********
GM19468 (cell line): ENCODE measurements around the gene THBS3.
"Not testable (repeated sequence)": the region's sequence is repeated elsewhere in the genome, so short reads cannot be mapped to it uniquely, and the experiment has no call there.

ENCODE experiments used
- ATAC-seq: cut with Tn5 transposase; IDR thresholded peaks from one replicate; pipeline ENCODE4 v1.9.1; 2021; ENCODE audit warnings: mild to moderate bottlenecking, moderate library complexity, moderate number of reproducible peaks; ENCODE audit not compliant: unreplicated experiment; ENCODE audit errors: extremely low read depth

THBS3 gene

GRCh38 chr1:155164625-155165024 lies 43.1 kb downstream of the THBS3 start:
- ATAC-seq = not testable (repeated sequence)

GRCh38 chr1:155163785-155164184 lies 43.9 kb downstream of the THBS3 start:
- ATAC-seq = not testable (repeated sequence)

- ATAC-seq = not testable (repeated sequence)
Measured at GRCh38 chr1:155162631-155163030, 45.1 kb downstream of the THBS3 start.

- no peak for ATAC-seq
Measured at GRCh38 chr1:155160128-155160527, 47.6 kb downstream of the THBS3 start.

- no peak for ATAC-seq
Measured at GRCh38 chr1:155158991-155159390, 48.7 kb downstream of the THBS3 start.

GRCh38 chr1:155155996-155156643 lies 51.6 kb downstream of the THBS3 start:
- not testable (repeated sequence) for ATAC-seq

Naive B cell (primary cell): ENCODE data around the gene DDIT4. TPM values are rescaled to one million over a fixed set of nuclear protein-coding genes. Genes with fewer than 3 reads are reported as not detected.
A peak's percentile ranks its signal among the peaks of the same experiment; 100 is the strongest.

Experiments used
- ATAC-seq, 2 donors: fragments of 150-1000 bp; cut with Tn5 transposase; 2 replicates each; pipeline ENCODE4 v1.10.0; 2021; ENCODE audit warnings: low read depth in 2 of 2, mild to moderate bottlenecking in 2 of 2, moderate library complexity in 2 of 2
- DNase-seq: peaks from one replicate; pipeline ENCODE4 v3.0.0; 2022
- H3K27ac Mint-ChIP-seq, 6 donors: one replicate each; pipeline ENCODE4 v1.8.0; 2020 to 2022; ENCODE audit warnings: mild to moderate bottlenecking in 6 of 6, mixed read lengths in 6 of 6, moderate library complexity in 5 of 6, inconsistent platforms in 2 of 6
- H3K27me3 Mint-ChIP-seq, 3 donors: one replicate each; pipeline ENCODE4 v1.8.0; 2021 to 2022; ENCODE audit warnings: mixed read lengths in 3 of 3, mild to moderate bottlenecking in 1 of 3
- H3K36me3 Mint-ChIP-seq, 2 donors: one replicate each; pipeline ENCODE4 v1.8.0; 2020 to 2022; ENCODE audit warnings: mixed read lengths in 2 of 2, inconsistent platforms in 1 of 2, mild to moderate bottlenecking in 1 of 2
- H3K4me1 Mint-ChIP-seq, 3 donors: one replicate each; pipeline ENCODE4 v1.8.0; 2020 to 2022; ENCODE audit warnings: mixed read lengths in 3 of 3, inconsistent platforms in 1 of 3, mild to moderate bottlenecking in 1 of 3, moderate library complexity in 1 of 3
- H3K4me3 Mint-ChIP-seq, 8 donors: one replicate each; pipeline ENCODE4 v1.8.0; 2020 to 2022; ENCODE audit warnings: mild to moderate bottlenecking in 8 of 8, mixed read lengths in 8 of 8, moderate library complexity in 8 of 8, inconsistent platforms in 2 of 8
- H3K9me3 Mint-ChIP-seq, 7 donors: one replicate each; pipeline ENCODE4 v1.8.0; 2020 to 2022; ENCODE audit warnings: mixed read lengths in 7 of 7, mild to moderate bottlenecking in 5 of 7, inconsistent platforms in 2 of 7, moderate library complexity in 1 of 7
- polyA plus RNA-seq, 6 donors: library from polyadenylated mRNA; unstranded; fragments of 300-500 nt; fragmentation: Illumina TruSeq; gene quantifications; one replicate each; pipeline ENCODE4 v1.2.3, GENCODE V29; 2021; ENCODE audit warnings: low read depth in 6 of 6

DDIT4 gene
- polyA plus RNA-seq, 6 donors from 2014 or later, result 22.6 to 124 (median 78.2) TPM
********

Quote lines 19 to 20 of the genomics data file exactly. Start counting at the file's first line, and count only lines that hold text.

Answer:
A peak's percentile ranks its signal among the peaks of the same experiment; 100 is the strongest.

Experiments used